Mariya observed that “the way Maldivian women had come out to protest against the brutality of the Waheed regime has shown that all Maldivian women are ‘women of courage’. They are resilient and determined to not allow their sons and daughters to die in Maldivian jails, as was seen in the 30 year rule of the Gayoom dictatorship. The 30 days of Vice President Waheed’s rule has shown Maldivians that authoritarian rule is here and very much to stay.”
Woman face ongoing challenges
As the International Women’s Day is celebrated on March 8 with the UN theme for 2012 “Empower Rural Women – End Hunger and Poverty – the Human Rights Commission of the Maldives (HRCM) has highlighted the under-representation of women in the remote islands of the Maldives.
In a statement released on Thursday the commission expressed its concern over the “alarming level” of discrimination rural women face worldwide ” and added that it is “upsetting that the situation in Maldives is similar”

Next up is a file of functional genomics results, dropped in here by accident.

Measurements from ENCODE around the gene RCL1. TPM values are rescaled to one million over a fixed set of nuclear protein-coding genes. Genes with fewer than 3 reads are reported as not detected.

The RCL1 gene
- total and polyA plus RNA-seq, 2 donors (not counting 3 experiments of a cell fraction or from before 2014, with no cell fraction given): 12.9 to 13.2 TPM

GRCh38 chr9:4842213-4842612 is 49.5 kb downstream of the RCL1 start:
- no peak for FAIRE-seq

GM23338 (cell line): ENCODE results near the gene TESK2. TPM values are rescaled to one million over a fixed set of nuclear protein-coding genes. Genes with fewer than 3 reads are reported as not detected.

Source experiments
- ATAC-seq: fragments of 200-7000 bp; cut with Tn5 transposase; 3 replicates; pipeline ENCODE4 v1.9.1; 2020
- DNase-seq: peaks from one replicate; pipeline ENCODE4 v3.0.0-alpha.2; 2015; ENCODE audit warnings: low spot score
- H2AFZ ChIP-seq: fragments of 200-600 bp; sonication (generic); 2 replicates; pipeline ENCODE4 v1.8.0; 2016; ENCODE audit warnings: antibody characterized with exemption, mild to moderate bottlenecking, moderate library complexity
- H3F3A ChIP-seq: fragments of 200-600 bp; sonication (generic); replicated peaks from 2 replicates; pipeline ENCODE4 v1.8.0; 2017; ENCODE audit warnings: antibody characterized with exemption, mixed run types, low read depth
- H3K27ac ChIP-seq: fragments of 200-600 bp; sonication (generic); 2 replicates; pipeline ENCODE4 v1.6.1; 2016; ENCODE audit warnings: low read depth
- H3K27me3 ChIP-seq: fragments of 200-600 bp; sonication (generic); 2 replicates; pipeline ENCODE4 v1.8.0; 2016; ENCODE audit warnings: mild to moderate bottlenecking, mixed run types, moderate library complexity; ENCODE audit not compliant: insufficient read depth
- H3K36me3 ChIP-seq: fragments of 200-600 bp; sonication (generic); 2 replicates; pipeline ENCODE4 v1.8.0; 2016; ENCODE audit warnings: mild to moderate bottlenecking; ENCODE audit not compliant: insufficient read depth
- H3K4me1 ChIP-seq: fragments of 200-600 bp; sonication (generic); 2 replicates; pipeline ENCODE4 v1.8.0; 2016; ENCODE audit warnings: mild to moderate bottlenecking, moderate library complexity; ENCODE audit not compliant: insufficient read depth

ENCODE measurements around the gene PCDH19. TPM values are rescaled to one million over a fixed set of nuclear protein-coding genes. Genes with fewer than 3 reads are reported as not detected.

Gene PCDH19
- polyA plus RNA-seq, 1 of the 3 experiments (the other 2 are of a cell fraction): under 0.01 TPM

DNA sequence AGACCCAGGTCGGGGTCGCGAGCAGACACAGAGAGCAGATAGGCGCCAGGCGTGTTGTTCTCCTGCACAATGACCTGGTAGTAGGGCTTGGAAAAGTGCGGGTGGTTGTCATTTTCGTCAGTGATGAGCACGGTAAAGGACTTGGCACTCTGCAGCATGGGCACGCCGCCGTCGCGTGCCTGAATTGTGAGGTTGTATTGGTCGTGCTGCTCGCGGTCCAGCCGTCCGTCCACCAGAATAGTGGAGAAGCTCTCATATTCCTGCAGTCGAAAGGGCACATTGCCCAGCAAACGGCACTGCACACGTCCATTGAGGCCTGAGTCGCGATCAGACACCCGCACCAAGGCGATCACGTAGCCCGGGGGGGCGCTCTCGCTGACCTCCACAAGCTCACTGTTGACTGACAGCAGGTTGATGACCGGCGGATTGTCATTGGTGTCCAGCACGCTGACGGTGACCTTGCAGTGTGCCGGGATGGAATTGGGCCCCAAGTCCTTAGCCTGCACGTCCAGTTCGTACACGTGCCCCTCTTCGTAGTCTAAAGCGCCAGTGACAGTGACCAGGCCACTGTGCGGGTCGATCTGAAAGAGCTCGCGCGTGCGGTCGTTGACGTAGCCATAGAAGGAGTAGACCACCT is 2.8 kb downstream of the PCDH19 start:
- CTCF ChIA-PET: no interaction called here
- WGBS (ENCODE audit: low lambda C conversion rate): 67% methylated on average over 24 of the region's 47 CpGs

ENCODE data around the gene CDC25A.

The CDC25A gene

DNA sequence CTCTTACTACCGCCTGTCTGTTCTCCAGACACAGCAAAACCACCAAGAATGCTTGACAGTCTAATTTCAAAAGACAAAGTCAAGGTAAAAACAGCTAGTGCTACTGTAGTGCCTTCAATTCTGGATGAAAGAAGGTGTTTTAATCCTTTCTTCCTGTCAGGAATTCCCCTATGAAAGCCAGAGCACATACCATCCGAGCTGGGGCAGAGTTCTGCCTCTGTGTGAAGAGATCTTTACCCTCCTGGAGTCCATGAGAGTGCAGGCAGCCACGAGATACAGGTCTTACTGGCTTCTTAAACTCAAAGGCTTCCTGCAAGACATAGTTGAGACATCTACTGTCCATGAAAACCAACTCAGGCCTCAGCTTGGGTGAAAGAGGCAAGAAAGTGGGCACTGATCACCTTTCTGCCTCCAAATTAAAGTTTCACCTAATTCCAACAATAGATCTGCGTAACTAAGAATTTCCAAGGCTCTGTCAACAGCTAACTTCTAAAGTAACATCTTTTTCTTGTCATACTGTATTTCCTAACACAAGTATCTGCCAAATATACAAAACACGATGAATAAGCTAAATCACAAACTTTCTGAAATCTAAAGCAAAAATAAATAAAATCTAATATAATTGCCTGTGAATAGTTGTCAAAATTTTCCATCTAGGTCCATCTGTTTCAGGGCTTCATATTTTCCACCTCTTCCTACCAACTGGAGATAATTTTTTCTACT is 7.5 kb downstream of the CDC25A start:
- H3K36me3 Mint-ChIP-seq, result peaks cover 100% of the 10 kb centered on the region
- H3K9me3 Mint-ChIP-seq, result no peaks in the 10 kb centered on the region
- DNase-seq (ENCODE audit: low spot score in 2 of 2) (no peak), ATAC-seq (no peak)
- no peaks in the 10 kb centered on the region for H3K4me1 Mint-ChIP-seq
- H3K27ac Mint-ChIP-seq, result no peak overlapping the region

“The upsetting thing is that several counties still does not recognize the importance of women’s participation in the decision making process.” The statement further reads, “On the Maldivian islands significant work has been done by women, yet it is seen as an obligation and thus does not receive the appreciation and the recognition they deserve. However, because of their society benefits so much,” HRCM statement said.
Meanwhile, Maldives is yet to achieve gender quality goal of the Millenium Development Goals.
“Gender disparity exists in secondary and tertiary education as well as in labour force participation and the national parliament,” according to the UN Maldives fact sheet on MDG’s.